Physical Evidence of Art, Makes and Saves Money


Where Is the Money?

My thirty three years experience viewing, examining and investing in art is a treasure to share and make available to all those interested in art and want to invest in art or actually deal in art. My experiences are great but without your own, they will not be much of help.

The other day I visited an auction in London where I felt a painting was worth investing in. I wanted to see it from close range, examine it physically and then decide. The moment I saw the painting, let alone examine it closely, I decide it was not for me and thus I stopped the thought.

Over the years I had many experiences where the condition and the physically evidence looked great in the auction but… There are traps around so be careful and check meticulously.

Carlo Brancaccio

(Italian, [1861-1920], Painter of Italian harbour and coastal scenes as well as city views. Well regarded and collected by international collectors as well as Italians. Auction price range £2000- 30,000)

April 1989, Christie’s South Kensington, London

What happened with the first painting I bought at Christie’s South Kensington the same evening as the Constantinople painting? Was the Brancaccio the money-spinner I hoped for? The amount I had paid was far less than what the market dictated and I was worried in case it was not genuine, even though it had been had catalogued as such.

When buyers view art at auction certain details are not as clear and obvious for many reasons.

· There might not be time to research items before purchasing them.

· It is impossible to take apart a painting in a saleroom during viewing to check how old or indeed how genuine the painting might be based on the condition of the canvas or the material it is executed on.

The Brancaccio painting was attractive enough but there were two issues I was worried about:

· The painting should have been included in a 19th century paintings’ sale and not a marine one. Was the expert on marine art experienced enough to recognize a genuine Brancaccio or indeed a fake one?

· The canvas looked rather fresh, new and clean for a painting that was supposed to be eighty years old plus, so I was suspicious of its authenticity.

Once I had collected the painting from Christie’s and brought it home, I got down to detective work immediately. Experience of six years was put to work. I needed to make sure that the Brancaccio was a sound investment by checking basic facts. Easy to do and no damage to the painting at all:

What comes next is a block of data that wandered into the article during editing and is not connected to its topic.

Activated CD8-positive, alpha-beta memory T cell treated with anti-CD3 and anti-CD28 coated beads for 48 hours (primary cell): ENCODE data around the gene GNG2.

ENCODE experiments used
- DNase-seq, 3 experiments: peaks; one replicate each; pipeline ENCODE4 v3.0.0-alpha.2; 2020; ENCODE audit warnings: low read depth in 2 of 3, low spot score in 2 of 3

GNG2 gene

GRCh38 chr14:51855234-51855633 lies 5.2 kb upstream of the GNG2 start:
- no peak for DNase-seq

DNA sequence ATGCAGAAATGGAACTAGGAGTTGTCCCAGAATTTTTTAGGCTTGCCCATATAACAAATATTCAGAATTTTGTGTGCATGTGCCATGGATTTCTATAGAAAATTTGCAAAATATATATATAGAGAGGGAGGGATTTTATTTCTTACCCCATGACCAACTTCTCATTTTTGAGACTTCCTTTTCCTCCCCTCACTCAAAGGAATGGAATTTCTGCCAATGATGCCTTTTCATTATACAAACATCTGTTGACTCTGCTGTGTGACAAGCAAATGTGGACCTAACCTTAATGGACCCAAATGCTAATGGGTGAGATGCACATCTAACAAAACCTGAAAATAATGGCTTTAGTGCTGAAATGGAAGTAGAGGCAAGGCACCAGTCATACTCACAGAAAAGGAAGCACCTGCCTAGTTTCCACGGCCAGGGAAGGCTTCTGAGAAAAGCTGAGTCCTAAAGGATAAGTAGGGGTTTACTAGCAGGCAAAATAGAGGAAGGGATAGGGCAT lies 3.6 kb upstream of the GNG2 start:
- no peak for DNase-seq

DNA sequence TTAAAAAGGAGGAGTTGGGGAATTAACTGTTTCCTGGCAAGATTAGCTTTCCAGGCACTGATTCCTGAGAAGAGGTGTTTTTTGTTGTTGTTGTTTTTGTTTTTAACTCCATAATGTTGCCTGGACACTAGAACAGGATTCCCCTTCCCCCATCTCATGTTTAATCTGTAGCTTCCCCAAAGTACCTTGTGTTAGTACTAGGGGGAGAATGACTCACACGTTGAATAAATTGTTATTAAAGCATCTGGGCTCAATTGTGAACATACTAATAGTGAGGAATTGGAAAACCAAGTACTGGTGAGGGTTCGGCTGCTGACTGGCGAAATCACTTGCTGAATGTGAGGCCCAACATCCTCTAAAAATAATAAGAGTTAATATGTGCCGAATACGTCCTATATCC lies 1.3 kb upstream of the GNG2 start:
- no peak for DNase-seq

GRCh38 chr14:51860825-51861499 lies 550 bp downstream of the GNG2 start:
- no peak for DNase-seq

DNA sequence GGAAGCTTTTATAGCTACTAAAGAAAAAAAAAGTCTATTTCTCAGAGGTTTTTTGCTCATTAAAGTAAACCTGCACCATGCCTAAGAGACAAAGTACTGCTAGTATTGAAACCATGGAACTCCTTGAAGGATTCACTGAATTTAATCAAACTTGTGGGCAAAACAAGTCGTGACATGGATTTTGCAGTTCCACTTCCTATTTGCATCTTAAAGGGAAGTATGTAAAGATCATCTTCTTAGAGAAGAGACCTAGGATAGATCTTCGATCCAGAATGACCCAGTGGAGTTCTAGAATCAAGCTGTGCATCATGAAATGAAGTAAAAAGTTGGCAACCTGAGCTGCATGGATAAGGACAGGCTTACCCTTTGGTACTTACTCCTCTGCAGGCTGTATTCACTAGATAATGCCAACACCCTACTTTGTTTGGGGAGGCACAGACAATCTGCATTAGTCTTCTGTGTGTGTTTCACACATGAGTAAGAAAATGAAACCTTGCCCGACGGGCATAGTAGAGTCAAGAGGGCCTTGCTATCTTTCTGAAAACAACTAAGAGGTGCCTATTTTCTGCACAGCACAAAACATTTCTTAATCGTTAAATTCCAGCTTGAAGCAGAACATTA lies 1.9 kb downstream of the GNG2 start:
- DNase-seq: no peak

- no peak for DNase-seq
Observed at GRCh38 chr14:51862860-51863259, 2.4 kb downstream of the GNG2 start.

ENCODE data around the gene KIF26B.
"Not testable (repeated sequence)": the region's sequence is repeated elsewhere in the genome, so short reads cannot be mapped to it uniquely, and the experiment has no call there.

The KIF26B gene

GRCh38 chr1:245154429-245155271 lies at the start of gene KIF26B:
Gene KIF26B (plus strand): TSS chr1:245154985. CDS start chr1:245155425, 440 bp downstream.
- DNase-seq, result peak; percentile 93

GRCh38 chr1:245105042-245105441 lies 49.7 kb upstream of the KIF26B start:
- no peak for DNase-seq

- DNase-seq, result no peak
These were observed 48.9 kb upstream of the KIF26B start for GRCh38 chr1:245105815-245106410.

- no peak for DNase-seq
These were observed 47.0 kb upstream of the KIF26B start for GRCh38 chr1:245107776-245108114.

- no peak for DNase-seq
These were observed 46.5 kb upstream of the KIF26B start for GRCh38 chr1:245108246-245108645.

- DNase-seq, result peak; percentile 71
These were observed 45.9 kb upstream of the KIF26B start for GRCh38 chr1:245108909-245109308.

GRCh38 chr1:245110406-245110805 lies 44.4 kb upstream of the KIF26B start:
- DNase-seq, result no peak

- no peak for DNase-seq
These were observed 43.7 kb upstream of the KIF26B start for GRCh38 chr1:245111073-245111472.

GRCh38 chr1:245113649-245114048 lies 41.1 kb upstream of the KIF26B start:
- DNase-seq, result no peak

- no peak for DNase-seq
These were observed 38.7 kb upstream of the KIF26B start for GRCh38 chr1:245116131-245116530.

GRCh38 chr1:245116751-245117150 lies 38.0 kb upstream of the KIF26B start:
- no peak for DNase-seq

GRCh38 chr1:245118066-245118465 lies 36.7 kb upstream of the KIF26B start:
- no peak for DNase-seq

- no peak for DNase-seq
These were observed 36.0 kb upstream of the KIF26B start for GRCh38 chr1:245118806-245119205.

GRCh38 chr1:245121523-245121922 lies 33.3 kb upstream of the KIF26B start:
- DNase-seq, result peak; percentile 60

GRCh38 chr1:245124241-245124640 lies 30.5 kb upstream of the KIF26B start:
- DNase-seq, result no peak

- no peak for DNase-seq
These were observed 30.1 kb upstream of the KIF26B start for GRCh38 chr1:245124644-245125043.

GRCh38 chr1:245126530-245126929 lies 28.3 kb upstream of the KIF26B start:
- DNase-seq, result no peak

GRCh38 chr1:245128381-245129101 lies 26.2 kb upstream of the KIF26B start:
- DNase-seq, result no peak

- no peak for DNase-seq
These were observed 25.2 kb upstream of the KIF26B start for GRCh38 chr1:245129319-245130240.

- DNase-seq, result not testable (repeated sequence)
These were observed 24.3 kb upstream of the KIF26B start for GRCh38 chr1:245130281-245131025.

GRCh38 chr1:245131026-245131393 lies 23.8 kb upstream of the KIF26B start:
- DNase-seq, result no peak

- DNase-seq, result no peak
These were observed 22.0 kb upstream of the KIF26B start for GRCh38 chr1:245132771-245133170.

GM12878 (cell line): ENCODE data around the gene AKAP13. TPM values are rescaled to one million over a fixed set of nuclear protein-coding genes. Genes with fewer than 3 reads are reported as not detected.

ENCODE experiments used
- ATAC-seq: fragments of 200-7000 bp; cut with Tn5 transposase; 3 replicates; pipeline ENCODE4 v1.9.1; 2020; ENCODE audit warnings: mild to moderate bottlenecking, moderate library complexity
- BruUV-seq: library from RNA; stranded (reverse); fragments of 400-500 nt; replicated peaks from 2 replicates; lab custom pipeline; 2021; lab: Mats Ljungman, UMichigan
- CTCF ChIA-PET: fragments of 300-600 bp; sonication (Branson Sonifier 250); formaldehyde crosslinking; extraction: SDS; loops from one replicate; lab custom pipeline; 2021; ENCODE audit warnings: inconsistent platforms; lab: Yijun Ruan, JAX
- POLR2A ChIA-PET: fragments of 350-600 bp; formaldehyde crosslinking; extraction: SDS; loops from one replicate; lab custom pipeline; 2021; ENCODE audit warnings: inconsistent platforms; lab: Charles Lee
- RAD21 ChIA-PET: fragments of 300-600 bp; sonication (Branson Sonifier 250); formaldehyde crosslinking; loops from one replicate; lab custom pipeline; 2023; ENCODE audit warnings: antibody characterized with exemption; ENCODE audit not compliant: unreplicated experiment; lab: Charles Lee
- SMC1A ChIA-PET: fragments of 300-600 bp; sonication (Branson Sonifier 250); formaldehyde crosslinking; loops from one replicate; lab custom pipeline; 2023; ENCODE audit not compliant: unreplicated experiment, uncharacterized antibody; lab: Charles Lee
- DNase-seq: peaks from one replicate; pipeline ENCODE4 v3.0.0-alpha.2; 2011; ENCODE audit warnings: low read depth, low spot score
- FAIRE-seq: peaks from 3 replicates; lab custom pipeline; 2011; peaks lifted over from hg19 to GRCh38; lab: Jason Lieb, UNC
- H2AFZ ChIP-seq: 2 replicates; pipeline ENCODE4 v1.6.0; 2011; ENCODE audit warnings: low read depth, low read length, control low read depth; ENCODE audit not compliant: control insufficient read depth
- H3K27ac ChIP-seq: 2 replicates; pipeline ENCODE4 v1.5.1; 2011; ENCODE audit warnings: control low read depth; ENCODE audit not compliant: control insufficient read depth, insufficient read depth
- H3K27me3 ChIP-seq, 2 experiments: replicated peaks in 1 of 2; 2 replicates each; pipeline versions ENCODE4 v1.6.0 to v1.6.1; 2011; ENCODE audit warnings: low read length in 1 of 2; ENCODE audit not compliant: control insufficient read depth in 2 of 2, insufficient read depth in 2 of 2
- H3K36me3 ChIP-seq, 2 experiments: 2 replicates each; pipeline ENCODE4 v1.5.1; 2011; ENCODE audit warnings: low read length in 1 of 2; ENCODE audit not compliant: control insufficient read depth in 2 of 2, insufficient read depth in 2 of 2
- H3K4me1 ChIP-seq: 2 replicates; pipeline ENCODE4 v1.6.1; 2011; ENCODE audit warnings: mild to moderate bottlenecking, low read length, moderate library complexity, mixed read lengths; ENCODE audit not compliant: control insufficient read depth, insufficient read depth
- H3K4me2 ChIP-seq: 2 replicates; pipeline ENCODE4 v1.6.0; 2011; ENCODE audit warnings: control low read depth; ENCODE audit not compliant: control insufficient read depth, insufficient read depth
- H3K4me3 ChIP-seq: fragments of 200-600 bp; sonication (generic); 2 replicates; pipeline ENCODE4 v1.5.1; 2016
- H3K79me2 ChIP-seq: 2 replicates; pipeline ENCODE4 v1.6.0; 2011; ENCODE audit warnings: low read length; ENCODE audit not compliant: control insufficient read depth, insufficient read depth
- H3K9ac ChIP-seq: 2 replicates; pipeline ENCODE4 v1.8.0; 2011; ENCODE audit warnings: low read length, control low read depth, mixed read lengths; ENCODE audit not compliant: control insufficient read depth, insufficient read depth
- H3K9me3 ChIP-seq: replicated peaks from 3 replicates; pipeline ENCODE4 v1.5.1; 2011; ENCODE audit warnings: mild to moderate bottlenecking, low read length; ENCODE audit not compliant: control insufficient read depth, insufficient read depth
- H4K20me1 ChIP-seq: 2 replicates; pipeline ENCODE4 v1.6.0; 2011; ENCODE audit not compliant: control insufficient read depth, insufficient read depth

· I took the canvas off the new frame in order to examine the painting thoroughly.

· The first thing I noticed was that the painting was relined with an old looking brownish canvas, a fact I had failed to see at the viewing. That means there was a new canvas applied to the old one for support. That is normal for old or damaged paintings, a necessary practice that keeps paintings secure and alive. Relining also allows restoration to take place. However, the original first canvas of the Brancaccio did not look old to me. Why was it relined then?

Being suspicious when buying art is not paranoia or stupidity. Experience in the business taught me plenty of lessons and here I was put to the test by the vendors of this painting. I had no issues in checking the painting like a detective as I had risked £1200, which I was not prepared to lose under any circumstances.

· With a small pair of pincers, I lifted up the new canvas at the edge, just slightly, in order to see the condition of the old, original canvas. The old canvas was brand-new, a canvas of yesterday not eighty years old as it should have been.

I needed no other proof. The painting was a clever, modern fake beautifully signed and made to deceive. I picked up the phone and immediately informed Christie’s about the true identity of the Brancaccio. The process to reverse the sale was simple and easy:

· I wrote a letter to Christie’s informing them that the painting was not a Brancaccio.

· I returned the painting to Christie’s a few days later in the same condition I had bought it. Please always remember how long you have as a guarantee when buying at auction as it varies from auction to auction.

Christie’s apparently checked the painting out with the expert on the artist who confirmed what had become obvious to me once I had checked the painting closely. The Carlo Brancaccio was a good, deliberate fake. Christie’s returned my money promptly as their conditions of sale provided. Christie’s expert, as I suspected, had made a hasty cataloguing without checking the painting thoroughly. Was the expert qualified enough to catalogue such a painting?

How many investors buy at auction in good faith, keep the item for years and never question the attribution until somebody alerts them too late that the artwork is possibly wrong?

The guarantee of auctions is anything up to five years maximum, so please check well what you have bought within the time of guarantee. No restitution after that. Luckily, that fake Brancaccio was the reason I had bought the painting of Constantinople. Another coincidence, another stroke of luck or a knowledgeable investor determined to succeed?

Even the physical examination of the painting in the auction did not help me to see the real thing. It was my experience in looking at art and working out why certain things are not what they look like.

Peter Constant, Part of my Book Rags or Riches

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